TABLE OF CONTENTS
Volume 2 Number 1 Fall 2007
The Discourse of Empowerment: A Dialogical Self Theoretical Perspective on the Interface of Person and Institution in Social Service Settings
Carolus van Nijnattan
University of Utrecht & Radboud University Nijmegen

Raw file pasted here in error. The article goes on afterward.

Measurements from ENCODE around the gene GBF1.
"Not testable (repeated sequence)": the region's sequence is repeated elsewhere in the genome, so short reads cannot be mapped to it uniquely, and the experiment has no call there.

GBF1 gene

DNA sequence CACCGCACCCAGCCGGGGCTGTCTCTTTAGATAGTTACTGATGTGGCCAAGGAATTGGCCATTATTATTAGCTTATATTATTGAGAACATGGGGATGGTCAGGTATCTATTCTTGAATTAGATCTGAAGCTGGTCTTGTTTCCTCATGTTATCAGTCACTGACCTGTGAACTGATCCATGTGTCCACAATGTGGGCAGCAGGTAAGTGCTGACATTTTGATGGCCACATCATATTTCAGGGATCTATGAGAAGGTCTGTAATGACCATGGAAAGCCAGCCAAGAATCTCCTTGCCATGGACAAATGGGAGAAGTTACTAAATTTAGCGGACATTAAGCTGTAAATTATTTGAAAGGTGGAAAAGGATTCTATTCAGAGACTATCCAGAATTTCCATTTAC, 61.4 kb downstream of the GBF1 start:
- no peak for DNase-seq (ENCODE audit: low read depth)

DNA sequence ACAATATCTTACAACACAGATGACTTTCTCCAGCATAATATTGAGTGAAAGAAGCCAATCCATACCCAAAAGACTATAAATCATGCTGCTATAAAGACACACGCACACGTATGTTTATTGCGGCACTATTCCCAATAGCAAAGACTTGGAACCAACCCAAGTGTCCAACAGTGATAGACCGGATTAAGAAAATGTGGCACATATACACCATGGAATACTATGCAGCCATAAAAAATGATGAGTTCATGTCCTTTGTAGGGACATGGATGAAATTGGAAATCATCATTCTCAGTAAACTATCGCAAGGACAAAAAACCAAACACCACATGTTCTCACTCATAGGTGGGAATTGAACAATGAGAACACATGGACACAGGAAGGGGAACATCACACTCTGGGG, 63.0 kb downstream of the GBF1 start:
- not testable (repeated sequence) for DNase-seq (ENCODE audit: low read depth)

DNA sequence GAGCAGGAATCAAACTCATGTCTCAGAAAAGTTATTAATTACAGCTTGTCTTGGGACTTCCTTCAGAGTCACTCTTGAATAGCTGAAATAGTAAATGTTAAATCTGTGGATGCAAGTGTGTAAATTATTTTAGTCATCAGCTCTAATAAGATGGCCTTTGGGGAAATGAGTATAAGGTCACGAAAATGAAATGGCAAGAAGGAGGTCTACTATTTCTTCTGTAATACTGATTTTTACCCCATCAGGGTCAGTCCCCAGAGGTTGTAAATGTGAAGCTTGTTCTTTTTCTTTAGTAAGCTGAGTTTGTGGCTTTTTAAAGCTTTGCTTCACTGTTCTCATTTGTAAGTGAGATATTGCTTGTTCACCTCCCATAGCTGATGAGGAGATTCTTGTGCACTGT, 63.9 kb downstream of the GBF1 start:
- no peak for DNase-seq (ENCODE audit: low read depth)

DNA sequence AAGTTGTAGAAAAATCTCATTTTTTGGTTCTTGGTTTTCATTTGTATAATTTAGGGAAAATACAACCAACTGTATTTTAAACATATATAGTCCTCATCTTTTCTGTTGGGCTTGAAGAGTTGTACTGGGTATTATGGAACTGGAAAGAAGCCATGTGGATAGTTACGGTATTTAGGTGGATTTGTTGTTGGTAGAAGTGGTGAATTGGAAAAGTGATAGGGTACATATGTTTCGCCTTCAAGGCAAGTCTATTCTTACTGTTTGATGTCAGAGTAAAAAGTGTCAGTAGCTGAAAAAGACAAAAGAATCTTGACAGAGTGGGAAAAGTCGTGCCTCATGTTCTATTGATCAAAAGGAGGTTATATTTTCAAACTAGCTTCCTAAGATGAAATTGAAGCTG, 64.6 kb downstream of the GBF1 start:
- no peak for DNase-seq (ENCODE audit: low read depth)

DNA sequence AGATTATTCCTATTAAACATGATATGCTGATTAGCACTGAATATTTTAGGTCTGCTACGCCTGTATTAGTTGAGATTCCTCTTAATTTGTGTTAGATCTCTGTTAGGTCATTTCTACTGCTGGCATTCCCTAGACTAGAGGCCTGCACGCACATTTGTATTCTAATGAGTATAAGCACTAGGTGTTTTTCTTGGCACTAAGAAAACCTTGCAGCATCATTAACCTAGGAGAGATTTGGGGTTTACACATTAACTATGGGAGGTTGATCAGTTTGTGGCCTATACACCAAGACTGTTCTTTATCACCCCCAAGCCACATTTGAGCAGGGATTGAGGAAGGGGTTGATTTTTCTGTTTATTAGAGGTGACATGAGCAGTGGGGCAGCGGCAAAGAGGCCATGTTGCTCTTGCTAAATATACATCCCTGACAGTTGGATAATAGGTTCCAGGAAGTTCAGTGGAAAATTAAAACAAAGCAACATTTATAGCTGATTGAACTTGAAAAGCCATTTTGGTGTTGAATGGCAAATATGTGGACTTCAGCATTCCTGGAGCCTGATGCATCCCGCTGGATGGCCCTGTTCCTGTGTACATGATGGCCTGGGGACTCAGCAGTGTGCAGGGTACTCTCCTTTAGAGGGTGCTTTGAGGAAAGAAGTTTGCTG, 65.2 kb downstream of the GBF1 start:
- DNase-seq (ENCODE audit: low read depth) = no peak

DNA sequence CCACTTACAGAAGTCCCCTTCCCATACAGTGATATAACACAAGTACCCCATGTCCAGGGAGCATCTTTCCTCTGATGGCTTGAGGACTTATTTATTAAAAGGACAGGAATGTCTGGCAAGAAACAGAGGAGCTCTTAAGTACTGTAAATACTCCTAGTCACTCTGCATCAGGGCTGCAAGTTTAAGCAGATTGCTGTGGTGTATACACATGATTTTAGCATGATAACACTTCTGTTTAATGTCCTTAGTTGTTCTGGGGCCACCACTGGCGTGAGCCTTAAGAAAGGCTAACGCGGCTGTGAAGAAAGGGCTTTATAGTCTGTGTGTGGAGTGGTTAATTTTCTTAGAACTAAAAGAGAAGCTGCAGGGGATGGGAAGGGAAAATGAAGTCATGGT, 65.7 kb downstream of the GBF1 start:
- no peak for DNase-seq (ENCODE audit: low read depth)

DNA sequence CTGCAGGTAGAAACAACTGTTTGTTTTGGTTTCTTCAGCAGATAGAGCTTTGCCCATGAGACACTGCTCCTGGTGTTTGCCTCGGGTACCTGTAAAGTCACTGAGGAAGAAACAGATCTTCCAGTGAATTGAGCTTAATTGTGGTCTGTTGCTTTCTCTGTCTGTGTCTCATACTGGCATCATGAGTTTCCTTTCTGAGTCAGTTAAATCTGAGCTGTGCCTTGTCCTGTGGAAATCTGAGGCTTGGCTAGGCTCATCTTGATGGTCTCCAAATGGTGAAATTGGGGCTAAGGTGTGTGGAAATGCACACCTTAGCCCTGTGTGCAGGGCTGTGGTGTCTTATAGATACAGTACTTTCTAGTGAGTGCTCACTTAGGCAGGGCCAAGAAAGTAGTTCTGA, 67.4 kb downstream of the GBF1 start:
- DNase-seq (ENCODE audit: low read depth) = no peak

ABSTRACT. The use of ‘I’ and ‘we’ was analysed in a single case study of a conversation between a child welfare professional and a client. Such conversations are ambiguous situations because although child care workers assume a caring attitude, at the same time they have to operate within a coercive frame. This study shows that child-care workers play a sophisticated game, alternately adopting dialogical positions that are either contiguous or different from that of the client. The argument proposed is that both in external and in internal dialogues, common ground must be reached before change resulting from conflicting I-positions can occur. For that reason, beside I-positions, we-positions play a crucial role in achieving the desired changes that in child welfare interventions. Both professional and client use these presentations to strengthen their communicative position. The same presentations may come about in the interactions between community psychologist and communities, when communities may change their positions in response to professional interventions, making explicit the tension between commonalities and differences. The challenge for agents of change is to look for common ground with clients in order to restore disturbed relations between groups or individuals and society.